Where California Stands with Coronavirus Testing 

The situation is changing quickly, but progress is being made.

Coronavirus testing has been plagued by confusion, delays, and chaos, with the number of available, usable tests far outstripped by the need.

Experts say the situation has impaired their ability to know how many people have the virus — which they suspect is a significantly larger number than that confirmed by state and federal officials.

Yet Gov. Gavin Newsom says help is on the way, from university medical centers, private labs, the tech sector and more. So where are we on this? Who can get tested and where exactly should you go? If you do get a hold of a test, is it going to cost anything? Here's what you need to know.


How Many Tests?

On Sunday, March 15, Newsom said California had conducted 8,316 tests, and had the capacity to run just short of 9,000 more. The number of public health labs conducting testing has since increased to at least 21, and the state also has turned to academic medical centers and private companies to fill in those gaps. UC San Francisco, UC Los Angeles, UC San Diego, and Stanford University are all offering tests for the novel coronavirus — and UC Davis is currently racing to get three different types of tests online.

Nam Tran, associate professor and senior director of clinical pathology at UC Davis, said one of the tests runs on an SUV-sized instrument that will soon churn out 1,400 results per day. He called it a "game changer."

As for private firms, Quest Diagnostics has been running 1,200 tests a day out of its lab in San Juan Capistrano — and could ramp up to 10,000 tests per day across the country with the addition of another laboratory by the end of this week.


Should I Get Tested? 

Californians still face delays, or no tests at all. And a surge of demand for testing supplies — swabs, kits for extracting the virus's genetic material, and personal protective equipment for healthcare workers — threatens efforts to scale up tests.

At a time of limited resources, testing should be reserved for people with moderate to severe symptoms and for those with underlying health conditions, said Michael Romero of Placer County's public health emergency preparedness team.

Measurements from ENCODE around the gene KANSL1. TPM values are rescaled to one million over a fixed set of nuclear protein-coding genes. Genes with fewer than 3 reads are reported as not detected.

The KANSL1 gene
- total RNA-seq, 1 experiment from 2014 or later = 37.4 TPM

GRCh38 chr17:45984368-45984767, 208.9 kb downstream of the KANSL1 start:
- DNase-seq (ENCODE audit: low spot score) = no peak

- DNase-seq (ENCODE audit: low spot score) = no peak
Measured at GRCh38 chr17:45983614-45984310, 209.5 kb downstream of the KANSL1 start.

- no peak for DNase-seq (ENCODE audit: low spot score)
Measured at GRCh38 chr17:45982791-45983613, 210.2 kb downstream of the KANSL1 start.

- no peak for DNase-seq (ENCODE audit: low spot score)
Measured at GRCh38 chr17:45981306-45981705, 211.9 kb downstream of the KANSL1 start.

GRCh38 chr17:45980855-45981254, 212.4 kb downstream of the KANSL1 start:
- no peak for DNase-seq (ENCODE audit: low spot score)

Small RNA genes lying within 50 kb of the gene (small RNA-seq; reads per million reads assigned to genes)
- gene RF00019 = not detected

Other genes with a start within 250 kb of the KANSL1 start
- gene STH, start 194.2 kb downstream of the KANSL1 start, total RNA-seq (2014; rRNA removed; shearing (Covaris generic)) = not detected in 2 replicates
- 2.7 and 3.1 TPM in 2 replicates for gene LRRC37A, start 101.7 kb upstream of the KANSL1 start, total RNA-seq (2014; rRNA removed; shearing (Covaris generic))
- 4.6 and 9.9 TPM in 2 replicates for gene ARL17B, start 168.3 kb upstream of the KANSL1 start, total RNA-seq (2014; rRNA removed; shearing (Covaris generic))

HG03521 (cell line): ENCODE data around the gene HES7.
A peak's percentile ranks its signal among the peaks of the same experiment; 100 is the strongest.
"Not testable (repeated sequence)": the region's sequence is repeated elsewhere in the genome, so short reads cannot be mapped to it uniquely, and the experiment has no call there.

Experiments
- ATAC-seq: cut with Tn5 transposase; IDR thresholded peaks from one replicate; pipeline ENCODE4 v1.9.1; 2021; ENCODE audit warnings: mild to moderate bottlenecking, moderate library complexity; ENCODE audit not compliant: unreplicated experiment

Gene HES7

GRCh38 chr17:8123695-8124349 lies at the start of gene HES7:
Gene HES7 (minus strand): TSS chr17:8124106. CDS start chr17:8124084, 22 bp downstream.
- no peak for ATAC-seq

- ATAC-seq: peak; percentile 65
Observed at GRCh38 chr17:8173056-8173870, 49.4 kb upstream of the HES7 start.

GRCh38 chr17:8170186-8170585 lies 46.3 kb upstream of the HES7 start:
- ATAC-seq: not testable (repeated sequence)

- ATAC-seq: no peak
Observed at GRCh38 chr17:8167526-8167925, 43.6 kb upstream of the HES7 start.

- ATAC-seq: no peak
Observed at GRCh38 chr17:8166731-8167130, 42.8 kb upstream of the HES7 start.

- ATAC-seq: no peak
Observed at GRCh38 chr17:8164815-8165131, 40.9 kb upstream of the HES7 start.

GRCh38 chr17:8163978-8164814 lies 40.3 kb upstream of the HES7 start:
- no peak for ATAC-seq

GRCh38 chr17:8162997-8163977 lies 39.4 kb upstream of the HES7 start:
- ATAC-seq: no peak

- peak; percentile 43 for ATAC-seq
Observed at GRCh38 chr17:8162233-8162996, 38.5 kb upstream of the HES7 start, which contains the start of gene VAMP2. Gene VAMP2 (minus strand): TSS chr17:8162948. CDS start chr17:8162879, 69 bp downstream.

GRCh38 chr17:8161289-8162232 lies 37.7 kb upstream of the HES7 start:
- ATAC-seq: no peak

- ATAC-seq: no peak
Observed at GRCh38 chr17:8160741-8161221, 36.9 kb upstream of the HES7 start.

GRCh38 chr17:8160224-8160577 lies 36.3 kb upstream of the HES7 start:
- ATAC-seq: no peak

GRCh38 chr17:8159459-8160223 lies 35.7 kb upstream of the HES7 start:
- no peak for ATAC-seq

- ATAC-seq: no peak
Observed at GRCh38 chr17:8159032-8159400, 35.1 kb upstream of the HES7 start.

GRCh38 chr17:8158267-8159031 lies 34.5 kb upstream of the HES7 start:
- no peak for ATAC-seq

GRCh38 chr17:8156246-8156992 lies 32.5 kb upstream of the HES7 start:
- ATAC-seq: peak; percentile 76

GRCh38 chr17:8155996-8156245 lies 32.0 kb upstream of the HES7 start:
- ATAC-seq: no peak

Symptoms can show up between two days and two weeks after exposure to the virus, and include fever, cough, and trouble breathing, according to the CDC. "Our guidance is if you have mild symptoms, just stay home, testing would help you know whether you have it or not, but it wouldn't change anything," because there is currently no treatment, he said.


Can I Get Tested?

One challenge is the patchwork of guidance about whom to test first from California's counties, private testing companies, and health systems, according to Kat DeBurgh, executive director of the Health Officers Association of California.

Guidelines may vary by county because of the uneven spread of the coronavirus, and local public health departments are required to approve the tests run through their labs, DeBurgh said. She's calling for more guidance from the state about whom to prioritize.

In Los Angeles, for instance, the public health lab "will test specimens from high-risk patients requiring a rapid public health response if they test positive." Other patients with fever and symptoms of a respiratory illness who may have been exposed should be tested by a commercial lab instead.

At Kaiser Permanente, clinicians decide who to test, spokesman Marc Brown said. Tests are only available with a doctor's order.

Priority goes to hospitalized patients as well as people with symptoms who also have additional risk factors such as being over 60, heart or lung disease, or being immunocompromised. Anyone exposed to someone with a confirmed or suspected case of the virus, or who recently traveled somewhere affected by it, will also be prioritized.


Where Can I Get Tested?

People should first check with their doctor to ask whether they're collecting specimens, Romero said. If their doctor is not doing testing, they can try calling their local urgent care. Romero said people should not go to the emergency department just for testing.